As of June 25, 2018, we’ve made some changes to the way our mortgage approvals work. You can read more about our Power Buyer ProcessTM.
Your retirement is supposed to be a time in your life when you can enjoy the fruits of your labor. Still, when retirement age nears, it’s natural to want to re-evaluate how you’re doing from a financial standpoint.
Recent data shows that the topic of retirement savings is top of mind for many Baby Boomers, who will be leaving the workforce in the next few years, if they haven’t already. PwC, a firm that provides a variety of services to businesses around the world, recently released its 2017 Employee Financial Wellness Survey. It includes some interesting findings. Let’s start with the positives.
- Among the 59% of Baby Boomers who plan to retire in the next five years, 70% said they felt comfortable making their retirement savings last for the rest of their lives
- Baby Boomers are saving for retirement at a higher rate than the generations that have followed them, with 80% saying they’re currently saving for retirement
You have to take the bad with the good, and there are also some details in the survey that aren’t encouraging:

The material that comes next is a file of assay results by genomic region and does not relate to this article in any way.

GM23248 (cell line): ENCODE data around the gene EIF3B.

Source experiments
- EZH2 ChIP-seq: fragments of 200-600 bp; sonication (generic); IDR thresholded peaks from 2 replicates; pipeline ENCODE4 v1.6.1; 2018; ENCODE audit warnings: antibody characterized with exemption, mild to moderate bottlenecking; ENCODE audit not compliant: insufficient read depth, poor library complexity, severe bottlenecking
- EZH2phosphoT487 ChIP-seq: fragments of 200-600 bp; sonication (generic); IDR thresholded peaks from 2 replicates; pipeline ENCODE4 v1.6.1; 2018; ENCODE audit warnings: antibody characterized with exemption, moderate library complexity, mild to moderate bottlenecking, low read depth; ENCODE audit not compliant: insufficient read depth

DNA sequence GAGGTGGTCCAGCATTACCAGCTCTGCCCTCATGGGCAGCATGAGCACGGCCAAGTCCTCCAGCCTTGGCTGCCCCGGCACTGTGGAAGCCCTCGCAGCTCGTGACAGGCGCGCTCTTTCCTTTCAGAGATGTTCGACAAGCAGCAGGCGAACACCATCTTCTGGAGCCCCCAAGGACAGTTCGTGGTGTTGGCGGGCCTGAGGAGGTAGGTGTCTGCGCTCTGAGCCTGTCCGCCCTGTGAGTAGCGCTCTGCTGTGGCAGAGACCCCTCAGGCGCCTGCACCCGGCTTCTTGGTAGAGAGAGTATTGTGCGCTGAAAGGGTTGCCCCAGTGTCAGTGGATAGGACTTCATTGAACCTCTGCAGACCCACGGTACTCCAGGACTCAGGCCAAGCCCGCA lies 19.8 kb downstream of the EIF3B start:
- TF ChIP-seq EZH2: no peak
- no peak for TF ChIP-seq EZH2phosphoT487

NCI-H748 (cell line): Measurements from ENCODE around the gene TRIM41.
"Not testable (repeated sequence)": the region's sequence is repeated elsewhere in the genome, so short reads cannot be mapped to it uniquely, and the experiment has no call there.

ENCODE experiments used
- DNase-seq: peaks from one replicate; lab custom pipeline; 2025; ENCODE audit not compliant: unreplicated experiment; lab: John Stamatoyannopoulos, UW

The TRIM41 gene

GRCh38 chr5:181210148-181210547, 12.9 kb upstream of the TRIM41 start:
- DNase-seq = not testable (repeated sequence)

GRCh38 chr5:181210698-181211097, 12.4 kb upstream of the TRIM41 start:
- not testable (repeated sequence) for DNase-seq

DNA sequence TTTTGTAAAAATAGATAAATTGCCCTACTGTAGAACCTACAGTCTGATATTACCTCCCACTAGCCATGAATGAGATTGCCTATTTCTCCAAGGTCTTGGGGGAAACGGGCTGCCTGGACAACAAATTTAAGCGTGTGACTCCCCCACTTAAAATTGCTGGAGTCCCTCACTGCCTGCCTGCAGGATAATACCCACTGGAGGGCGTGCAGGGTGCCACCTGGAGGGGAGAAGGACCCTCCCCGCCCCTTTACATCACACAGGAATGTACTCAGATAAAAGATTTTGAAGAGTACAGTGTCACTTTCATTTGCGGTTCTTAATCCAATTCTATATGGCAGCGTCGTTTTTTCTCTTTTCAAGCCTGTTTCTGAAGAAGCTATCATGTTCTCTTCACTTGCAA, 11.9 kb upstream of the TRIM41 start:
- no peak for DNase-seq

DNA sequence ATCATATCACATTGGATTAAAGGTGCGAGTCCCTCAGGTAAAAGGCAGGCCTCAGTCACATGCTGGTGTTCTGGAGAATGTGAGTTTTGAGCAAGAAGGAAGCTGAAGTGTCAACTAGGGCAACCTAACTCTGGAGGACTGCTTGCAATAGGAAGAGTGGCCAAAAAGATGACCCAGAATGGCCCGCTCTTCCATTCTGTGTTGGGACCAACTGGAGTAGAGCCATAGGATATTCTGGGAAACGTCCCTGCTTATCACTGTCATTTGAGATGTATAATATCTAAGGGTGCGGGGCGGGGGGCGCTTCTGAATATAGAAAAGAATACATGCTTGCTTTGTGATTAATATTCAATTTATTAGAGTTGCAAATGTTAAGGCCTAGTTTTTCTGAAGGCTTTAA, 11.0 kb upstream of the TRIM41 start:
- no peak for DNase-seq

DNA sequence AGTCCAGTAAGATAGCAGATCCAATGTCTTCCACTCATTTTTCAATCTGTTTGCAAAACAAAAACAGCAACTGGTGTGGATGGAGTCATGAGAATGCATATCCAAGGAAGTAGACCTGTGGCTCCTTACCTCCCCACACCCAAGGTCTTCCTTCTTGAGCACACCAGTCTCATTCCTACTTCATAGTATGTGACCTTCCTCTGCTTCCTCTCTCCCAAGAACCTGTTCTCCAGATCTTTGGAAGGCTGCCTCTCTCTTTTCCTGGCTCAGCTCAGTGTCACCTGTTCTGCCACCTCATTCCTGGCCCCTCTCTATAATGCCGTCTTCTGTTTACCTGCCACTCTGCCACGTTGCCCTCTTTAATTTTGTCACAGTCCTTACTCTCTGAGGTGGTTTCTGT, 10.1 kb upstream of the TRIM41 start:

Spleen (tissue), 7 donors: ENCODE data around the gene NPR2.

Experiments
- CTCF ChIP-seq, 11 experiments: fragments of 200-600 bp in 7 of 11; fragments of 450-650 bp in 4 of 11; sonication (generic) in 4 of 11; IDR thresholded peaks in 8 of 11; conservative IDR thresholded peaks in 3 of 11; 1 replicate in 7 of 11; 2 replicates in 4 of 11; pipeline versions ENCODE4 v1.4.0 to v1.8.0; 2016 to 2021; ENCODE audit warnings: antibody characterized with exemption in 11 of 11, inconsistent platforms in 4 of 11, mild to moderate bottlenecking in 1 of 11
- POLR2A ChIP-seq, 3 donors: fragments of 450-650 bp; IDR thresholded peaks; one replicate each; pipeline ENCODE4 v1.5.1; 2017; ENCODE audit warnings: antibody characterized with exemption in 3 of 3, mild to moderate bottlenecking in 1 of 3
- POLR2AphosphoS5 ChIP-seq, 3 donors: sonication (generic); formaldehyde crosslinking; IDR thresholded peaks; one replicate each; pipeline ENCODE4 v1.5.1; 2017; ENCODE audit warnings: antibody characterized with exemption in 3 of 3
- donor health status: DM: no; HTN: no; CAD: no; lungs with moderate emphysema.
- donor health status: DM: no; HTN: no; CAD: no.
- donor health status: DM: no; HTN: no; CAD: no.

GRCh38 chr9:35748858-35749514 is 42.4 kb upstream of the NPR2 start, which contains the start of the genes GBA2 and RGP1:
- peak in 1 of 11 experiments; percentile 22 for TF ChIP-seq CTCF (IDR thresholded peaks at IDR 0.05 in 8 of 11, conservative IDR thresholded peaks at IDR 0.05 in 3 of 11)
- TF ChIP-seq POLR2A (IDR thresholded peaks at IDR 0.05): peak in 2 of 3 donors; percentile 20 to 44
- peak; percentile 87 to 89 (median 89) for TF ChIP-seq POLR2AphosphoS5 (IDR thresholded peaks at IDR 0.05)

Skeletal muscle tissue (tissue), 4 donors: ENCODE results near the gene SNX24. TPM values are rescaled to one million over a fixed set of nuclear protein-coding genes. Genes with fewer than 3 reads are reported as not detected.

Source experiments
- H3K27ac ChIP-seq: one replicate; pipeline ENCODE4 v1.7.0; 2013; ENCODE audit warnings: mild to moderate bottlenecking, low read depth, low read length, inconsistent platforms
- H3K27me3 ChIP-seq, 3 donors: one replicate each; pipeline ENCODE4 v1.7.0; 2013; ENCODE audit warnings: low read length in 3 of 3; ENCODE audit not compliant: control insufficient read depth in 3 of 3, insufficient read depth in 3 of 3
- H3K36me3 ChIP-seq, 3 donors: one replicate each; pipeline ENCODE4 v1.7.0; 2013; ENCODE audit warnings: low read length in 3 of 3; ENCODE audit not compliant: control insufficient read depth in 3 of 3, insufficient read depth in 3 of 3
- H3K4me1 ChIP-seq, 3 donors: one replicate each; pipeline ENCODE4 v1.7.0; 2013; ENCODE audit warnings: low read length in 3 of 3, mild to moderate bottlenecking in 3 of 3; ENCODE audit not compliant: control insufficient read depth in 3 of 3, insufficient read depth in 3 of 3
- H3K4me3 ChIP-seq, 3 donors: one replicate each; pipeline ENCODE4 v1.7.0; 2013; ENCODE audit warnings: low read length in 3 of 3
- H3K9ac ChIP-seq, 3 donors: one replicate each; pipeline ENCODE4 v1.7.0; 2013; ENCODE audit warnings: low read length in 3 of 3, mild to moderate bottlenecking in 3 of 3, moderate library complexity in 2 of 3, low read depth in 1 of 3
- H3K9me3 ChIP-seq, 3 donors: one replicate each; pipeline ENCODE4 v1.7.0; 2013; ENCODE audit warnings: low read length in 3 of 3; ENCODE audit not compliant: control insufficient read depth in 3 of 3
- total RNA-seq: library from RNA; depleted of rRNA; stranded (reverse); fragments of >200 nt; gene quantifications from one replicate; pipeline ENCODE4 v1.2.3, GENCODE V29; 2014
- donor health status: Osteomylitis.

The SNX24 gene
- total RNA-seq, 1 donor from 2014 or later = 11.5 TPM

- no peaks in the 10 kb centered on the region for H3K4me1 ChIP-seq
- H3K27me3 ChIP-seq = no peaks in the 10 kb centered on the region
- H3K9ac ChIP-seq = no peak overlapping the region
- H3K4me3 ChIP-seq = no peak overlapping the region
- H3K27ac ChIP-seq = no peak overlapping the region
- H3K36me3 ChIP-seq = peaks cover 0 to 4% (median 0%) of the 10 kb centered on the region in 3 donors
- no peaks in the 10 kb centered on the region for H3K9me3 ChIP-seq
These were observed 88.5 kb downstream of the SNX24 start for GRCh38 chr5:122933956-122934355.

- Only 42% of Baby Boomers feel they know how much income they’ll need in retirement
- Perhaps as a result of this, 36% of Baby Boomers are concerned about running out of money
- Rising health care costs are also a concern for 34% of this generation, and 42% aren’t confident they could cover medical bills
The statistics can certainly be scary, but with the right financial planning, you can use your retirement to focus on the things that are important to you while not compromising on future needs. Whether you’re nearing retirement or already there, it’s important to take a thorough look at your financial picture.
It’s easy to think of your home as a place where you can have friends and family over. It’s also a roof over your head and a space to sleep. However, for most of us, our home is the single most valuable thing we’ll ever own. That means it’s a big financial resource that you potentially have a lot of equity built up in. You may very well be able to use that equity to your advantage. On the other hand, you may be able to refinance to lower your payment. Let’s go over your options so you can make sure you’re making the best possible use of your home in your retirement planning.
Lowering Your Payment
When you retire, you’re losing an income stream. With that in mind, it could be very helpful to take a look at your mortgage payment and see if there’s a way to make it work better with your budget.